IPv4 and IPv6
Networks usually pair IP with a protocol called TCP (Transmission Control Protocol), which is used to establish virtual connections between source and destination.
IP works in a way similar to a postal system, in that it allows for addressing of packages and dropping them in the system though no direct link exists between recipient and sender. TCP/IP, meanwhile, establishes connections between hosts so as to allow them to send messages to and fro for some time.
IPv4 and IPv6 are two versions of Internet Protocol. IPv6 is an upgrade to the Internet Protocol. IPv6 and IPv4 are expected to coexist for some time.
IPv6 is a lot more efficient than IPv4 due to several improvements over IPv4. IPv6 was first defined in RFC 2460 and is an absolute implementation of the network layer of the TCP/IP protocol. In the following are some of the major differences between the two.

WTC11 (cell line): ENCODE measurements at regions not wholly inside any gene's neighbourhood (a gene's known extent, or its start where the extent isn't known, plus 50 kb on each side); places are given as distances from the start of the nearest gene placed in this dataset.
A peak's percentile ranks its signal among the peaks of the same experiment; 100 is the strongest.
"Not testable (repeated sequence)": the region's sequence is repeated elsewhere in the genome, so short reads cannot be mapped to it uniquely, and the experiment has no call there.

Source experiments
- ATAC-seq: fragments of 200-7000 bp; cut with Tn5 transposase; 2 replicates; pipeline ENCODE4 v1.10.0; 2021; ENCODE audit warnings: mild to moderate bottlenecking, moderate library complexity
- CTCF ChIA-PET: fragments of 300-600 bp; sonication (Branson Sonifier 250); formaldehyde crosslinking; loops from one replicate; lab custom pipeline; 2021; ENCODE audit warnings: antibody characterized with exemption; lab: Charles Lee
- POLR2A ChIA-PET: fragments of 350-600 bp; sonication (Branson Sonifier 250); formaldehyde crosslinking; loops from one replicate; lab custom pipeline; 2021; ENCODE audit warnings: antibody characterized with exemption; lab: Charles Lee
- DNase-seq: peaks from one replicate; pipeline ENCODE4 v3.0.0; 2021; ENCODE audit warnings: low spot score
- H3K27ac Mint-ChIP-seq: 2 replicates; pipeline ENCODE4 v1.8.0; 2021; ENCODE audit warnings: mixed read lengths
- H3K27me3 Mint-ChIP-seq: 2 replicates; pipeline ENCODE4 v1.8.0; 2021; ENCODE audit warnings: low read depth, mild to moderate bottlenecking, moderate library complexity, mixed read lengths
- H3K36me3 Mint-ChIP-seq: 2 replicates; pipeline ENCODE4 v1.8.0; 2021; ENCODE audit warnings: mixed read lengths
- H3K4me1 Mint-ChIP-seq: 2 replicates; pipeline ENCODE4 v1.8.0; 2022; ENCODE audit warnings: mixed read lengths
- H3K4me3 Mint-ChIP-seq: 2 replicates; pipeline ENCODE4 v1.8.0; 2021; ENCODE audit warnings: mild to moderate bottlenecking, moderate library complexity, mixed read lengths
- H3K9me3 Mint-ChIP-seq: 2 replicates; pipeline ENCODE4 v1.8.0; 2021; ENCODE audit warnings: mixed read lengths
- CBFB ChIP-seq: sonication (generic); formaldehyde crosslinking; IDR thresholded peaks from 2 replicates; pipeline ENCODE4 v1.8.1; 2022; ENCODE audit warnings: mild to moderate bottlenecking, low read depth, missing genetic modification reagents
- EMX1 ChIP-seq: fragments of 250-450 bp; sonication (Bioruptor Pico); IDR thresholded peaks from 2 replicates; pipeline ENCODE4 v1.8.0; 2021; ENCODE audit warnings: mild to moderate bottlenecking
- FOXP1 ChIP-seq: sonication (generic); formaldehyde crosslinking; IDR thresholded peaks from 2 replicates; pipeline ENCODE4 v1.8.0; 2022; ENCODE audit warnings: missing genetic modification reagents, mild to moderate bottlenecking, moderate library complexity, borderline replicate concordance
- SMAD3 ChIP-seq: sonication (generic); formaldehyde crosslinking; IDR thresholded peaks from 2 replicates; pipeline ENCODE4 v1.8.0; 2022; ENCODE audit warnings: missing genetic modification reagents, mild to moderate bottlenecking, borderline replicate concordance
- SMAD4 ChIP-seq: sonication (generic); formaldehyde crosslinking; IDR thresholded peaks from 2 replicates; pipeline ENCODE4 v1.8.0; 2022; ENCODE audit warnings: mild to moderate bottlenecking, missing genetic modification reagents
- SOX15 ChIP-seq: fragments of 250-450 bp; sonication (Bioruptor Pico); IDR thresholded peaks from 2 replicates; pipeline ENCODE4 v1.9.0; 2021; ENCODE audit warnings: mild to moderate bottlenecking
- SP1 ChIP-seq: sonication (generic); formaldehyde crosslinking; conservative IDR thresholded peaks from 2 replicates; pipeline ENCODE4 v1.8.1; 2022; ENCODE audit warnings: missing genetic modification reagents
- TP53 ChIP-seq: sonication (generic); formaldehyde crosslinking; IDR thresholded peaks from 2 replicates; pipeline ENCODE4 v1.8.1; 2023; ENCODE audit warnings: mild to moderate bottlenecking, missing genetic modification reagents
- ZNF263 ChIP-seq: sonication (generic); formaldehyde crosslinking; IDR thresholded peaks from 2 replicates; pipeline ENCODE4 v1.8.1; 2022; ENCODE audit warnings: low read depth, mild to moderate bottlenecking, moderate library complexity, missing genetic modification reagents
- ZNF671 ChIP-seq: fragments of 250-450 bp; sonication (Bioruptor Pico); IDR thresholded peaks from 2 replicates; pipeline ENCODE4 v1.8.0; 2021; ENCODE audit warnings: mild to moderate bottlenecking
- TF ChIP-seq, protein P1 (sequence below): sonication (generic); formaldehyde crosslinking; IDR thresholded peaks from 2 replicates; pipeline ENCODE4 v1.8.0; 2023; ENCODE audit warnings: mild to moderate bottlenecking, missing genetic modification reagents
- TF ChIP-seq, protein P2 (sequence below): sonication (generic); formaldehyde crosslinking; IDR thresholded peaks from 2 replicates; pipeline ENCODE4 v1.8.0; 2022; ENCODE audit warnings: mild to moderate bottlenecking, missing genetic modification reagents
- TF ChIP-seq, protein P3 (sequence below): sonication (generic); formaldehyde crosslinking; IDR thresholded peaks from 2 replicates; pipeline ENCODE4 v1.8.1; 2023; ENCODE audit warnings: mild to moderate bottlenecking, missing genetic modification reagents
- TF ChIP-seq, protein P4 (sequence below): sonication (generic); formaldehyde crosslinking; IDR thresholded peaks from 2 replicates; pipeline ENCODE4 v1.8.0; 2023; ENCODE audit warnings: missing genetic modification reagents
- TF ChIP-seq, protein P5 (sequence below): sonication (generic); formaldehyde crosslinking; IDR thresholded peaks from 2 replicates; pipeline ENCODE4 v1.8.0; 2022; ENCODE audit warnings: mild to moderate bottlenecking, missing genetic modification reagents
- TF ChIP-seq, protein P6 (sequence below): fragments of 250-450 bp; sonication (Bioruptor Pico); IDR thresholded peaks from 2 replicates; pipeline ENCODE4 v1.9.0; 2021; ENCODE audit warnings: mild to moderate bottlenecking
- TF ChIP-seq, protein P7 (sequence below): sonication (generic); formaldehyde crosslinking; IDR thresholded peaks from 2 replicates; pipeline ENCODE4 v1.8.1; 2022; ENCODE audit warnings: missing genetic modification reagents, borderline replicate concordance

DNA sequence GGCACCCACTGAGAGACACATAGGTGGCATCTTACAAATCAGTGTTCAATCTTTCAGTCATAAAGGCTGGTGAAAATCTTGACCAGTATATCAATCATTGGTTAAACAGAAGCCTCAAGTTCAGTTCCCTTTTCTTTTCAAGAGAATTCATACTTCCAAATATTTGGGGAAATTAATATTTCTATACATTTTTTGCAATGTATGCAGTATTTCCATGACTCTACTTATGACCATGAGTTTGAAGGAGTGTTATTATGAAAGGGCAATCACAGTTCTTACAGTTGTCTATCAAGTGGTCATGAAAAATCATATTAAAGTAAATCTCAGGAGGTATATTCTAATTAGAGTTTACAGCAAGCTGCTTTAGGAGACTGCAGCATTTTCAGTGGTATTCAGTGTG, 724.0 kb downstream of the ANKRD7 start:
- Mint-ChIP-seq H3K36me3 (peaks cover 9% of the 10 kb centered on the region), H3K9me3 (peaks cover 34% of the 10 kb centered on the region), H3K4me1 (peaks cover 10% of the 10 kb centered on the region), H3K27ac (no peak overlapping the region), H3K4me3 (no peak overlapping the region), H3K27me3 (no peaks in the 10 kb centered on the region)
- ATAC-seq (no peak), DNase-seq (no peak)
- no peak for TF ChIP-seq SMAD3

- Address of both the protocols: There is a difference between the address of IPv4 and IPv6. The address of IPv4 is 32 bits (4bytes) while the address of IPv6 is 128 bits (16 bytes). It is difficult to imagine how many more addresses are present for IPv6 in contrast to IPv4.
- Packet size: The packet size for IPv4 is of 576 bytes with an option of fragmentation. Meanwhile, the packet size for IPv6 is 1280 bytes without the fragmentation.
- Packet Header: The IPv4 packet header does not recognize packet flow for QoS (Quality of Service) handling while the IPv6 consists of a flow label field specifying packet flow for QoS handling. The packet header for IPv4 includes a checksum while the packet header for IPv6 does not include any checksum.
- ICMP: ICMP is an important component in IPv6. Unlike the fundamental messages found in IPv4, IPv6 includes a large number of new ICMP messages.
- Greater efficiency of routing: Unlike in IPv4, the routers in IPv6 do not need to fragment the packets which are considered as an intensive process which slows a network down.
- Built in a quality of services: IPv4 does not acquire any technique to differentiate between bulk data transfers and delay-sensitive packets, whereas IPv6 acquires this ability and does not require any extensive workarounds.
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